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Who’s The Chairman?

I think I have the answer to the current quiz question being tossed out in corporate governance circles. “Who should be Chairman of the Board?”Should it be the CEO, as most American companies have it, and as most CEOs want it? Should it be an independent, outside director as the British do it, and if …

I think I have the answer to the current quiz question being tossed out in corporate governance circles. “Who should be Chairman of the Board?”

Should it be the CEO, as most American companies have it, and as most CEOs want it? Should it be an independent, outside director as the British do it, and if so, should the chairman be elected by the stockholders? Should it be someone designated, or approved, by a government agency, such as the SEC? What about the retiring CEO? Or the largest shareholder? Should it be different for public companies versus private companies, for banks, for public utilities, for companies in financial trouble?

These are not frivolous questions. They are being asked aggressively by institutional shareholders, shouted shrilly by stockholder organizations and proffered seriously by all kinds of pundits who feel that an independent chairman may help to curb excessive executive compensation, abuse of perquisites, board domination and egotistical or aberrant CEO behavior that damages the corporation.

So who should it be? I have finally remembered what I was taught to say at Harvard Business School when confronted with a thorny problem. The simple answer is: “It depends.”

All things being equal, which they never are, I think the CEO should usually be the chairman as well. There are just not enough valid reasons why he should not be. The CEO has to be so deeply involved in setting the agenda, arranging the presentations and offering recommendations that he ends up acting as the functional chairman anyway. Even a good independent chairman adds little; a weak or inept one can stifle board effectiveness.

Yet, there are some times when it makes sense for the CEO not to be chairman. For example:

  • When the CEO baton is passed with only a short time remaining before the former CEO retires. I did this myself for nine months and it made for a harmonious transition to my successor.
  • When the new CEO has had limited experience, but is still the logical choice for a variety of special reasons. A senior director may be able to act as chairman/mentor while the new CEO is continuing to mature. I have seen this work well several times.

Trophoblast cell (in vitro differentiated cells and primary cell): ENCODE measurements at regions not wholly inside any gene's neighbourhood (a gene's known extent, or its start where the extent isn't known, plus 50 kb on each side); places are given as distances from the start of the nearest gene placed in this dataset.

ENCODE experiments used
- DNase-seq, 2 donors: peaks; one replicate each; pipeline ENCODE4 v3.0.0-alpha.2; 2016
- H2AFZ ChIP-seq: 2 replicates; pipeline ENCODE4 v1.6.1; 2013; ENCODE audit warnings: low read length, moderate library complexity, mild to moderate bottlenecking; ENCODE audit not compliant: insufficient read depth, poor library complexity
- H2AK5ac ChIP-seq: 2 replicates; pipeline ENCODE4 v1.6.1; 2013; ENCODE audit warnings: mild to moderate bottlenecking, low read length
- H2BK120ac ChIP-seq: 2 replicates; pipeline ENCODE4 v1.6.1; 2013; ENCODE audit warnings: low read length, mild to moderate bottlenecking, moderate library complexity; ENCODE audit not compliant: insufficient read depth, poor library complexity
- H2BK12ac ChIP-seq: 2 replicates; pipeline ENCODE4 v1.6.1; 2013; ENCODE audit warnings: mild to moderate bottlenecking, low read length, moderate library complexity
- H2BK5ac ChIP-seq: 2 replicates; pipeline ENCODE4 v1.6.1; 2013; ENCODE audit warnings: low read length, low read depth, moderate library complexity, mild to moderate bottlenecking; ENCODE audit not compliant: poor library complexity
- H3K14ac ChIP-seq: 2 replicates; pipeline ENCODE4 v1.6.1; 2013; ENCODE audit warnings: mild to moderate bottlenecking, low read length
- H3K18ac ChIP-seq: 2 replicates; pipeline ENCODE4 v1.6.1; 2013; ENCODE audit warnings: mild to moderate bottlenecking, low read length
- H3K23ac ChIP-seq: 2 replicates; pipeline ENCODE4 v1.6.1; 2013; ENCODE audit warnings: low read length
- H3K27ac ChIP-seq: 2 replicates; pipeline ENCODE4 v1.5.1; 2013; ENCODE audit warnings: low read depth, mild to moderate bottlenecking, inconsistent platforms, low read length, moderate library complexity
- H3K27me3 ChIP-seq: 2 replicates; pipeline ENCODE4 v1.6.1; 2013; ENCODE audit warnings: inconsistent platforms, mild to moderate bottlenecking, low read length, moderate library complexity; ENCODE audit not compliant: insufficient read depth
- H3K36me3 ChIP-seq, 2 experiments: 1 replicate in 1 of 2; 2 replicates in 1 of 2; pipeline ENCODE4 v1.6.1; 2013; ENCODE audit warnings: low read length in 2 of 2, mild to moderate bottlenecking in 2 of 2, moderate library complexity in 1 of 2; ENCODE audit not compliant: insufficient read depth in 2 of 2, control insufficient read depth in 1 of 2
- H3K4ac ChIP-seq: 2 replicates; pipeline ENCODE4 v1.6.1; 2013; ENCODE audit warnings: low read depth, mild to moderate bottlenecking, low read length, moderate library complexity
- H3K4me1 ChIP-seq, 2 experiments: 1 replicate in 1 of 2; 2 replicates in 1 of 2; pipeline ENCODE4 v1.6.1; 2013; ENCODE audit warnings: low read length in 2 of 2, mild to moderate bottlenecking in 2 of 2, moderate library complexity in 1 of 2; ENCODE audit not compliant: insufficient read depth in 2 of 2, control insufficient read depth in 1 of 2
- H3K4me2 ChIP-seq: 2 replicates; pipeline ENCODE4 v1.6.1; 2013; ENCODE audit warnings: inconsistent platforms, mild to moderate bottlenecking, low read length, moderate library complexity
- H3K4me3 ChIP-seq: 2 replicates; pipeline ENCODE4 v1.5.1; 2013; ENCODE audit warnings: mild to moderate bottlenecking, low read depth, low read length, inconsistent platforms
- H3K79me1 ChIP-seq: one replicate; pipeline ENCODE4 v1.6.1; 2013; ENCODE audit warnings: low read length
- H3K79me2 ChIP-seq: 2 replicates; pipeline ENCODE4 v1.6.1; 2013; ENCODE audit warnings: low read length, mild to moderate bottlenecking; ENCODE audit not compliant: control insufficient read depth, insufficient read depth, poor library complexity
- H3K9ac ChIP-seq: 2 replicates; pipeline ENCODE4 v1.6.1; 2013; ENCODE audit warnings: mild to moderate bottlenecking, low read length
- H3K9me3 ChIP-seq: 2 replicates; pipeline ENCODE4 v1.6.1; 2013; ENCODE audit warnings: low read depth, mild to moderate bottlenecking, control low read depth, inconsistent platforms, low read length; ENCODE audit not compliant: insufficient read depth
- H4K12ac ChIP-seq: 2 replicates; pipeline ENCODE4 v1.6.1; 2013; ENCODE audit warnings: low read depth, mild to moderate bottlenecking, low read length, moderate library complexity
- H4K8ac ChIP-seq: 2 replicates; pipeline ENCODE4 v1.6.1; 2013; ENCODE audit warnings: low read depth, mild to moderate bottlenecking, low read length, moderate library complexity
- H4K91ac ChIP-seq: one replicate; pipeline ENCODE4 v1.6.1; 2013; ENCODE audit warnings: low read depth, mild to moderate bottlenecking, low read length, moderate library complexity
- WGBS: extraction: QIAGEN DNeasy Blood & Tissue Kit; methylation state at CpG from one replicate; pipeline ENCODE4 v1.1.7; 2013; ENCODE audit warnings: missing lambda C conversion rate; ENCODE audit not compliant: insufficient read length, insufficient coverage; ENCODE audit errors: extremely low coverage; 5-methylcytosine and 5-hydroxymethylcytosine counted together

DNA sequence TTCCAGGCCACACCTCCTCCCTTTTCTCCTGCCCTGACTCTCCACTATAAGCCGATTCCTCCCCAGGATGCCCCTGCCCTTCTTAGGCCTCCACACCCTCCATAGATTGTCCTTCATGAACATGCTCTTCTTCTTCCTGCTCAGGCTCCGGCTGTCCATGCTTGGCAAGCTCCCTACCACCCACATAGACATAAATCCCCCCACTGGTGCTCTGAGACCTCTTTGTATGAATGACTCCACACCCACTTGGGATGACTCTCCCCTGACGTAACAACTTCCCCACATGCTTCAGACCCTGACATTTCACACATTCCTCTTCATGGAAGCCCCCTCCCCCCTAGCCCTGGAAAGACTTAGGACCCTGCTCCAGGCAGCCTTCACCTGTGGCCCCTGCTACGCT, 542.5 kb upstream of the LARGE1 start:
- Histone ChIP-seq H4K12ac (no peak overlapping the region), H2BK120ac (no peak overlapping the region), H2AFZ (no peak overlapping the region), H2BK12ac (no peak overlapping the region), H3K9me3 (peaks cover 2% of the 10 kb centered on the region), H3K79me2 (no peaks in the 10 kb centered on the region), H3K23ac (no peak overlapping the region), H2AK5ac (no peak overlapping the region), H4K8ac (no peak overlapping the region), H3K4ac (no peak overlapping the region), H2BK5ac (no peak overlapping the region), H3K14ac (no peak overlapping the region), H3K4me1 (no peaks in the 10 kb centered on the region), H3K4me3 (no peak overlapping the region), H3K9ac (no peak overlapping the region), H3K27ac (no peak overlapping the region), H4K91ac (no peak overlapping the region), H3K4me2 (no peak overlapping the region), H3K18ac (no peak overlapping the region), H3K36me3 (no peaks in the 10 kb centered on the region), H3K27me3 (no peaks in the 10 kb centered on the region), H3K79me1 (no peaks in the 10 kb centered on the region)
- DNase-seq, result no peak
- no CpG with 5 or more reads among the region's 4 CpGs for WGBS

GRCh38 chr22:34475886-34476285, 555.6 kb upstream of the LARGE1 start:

• In a family-held or closely held company, the dominant family member or largest shareholder may want to hold the chairman’s post for monitoring reasons. It doesn’t follow that he is a good chairman-he may even be a bad one-but I believe he has the ownership right to be chairman if he wants to.
  • In a new venture or buy-out, when the principal backer wants to be closely involved, but not as CEO.

For the most part, these are transitional situations. After a while, the CEO moves up, or the chairman moves on, or the CEO moves out.

Conversely, there are times when it is unrealistic not to make a new CEO chairman. A newly recruited CEO often will not take the job unless he is also made chairman. A longtime president and COO may leave the company if he is not made both chairman and CEO. Worst of all is the chairman and CEO who reaches mandatory retirement age as CEO but hangs onto the chairmanship.

I can’t see anything wrong with having the board elect its own chairman each year, simultaneously deciding whether he should be an outside director, or the CEO or whomever. If large individual or institutional shareholders want to influence this selection, let them suggest nominees to the nominating committee. These days, any company that fails to listen to its major stockholders is asking for proxy fight trouble.

I can see everything wrong with having a government agency approve a

chairman’s appointment. Deciding what a chairman’s credentials should or should not be invokes a nightmare. Business and boards don’t need this kind of help.

As a matter of fact, the general state of corporate governance is working pretty well and getting better. We focus so much of our attention on the Wall Street highbinders, the savings bank sharks and the couple of dozen CEOs who came up with absurd compensation deals, that we forget about the good things that are happening.           I

Great progress has been made in converting boards to a preponderance of outsiders (next month’s “Speaking Out” column will focus on the situation at General Motors), in improving the quality and toughness of audit, compensation and nominating committees, and in handling the complicated and critical issues that companies face today.

Are there some instances in which an independent chairman would improve corporation governance? Yes. Where and when are these instances? It depends. Let the companies and their boards decide for themselves.

As for me, I don’t want to be an independent chairman of a board. I want to be an independent director, so I can feel free to support and criticize the CEO whenever I wish and without having to worry about a functionless supernumerary getting in the way.


Formerly the CEO of F.&M. Schaefer (1972-1977), Robert W. Lear teaches at Columbia Business School, where he is Executive-in-Residence. He is an independent general partner of Equitable Capital Partners and holds directorships with Cambrex Corporation Inc.; Crane Company; Scudder International and Scudder Institutional Funds; Korea Fund; Medusa Corporation; WICAT Systems Inc.; and Welsh, Carson, Anderson, Stow Venture Capital Co. His latest book is How to Turn Your MBA Into a CEO.

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